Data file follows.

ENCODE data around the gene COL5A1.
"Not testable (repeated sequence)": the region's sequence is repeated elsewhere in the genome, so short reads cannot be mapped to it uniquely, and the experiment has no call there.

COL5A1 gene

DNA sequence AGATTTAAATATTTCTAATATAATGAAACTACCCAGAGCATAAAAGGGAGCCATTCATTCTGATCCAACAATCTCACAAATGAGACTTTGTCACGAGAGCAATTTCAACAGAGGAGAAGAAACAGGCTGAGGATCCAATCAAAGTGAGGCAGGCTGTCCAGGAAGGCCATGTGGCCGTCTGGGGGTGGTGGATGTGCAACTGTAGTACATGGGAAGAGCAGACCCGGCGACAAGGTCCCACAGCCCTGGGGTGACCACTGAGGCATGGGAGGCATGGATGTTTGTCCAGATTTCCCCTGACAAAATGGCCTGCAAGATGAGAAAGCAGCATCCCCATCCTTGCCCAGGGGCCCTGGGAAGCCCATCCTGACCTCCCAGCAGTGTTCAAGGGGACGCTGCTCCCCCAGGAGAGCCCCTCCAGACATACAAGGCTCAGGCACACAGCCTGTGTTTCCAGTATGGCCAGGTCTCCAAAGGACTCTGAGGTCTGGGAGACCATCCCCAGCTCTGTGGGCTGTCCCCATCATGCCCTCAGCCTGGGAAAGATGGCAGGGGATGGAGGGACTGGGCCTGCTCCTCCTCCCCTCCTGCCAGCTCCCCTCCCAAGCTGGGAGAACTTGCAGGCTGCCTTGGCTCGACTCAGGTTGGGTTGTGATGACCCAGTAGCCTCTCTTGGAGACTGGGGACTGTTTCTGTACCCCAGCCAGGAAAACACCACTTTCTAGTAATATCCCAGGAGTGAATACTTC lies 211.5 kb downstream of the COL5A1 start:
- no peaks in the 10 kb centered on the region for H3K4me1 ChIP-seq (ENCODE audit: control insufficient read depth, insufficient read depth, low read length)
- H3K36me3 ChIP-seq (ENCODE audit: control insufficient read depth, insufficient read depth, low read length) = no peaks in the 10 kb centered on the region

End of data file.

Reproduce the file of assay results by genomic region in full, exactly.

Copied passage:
ENCODE data around the gene COL5A1.
"Not testable (repeated sequence)": the region's sequence is repeated elsewhere in the genome, so short reads cannot be mapped to it uniquely, and the experiment has no call there.

COL5A1 gene

DNA sequence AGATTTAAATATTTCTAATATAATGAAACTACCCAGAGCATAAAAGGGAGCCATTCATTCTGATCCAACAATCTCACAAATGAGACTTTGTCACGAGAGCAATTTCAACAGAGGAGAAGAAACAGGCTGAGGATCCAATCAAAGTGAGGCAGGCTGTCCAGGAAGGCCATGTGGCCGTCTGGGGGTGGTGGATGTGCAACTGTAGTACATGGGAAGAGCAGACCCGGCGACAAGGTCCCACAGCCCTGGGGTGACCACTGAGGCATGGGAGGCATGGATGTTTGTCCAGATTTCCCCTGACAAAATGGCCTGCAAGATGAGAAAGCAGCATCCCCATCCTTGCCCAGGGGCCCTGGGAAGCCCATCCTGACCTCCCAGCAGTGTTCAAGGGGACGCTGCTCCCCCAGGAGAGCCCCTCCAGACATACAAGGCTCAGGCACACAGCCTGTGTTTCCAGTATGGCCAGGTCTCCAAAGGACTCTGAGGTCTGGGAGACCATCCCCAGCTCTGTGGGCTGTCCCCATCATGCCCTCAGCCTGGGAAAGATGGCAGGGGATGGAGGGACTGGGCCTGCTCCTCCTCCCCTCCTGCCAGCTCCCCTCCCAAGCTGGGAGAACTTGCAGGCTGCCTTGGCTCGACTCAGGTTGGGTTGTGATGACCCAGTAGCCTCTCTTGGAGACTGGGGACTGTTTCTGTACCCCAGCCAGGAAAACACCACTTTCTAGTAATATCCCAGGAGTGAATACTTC lies 211.5 kb downstream of the COL5A1 start:
- no peaks in the 10 kb centered on the region for H3K4me1 ChIP-seq (ENCODE audit: control insufficient read depth, insufficient read depth, low read length)
- H3K36me3 ChIP-seq (ENCODE audit: control insufficient read depth, insufficient read depth, low read length) = no peaks in the 10 kb centered on the region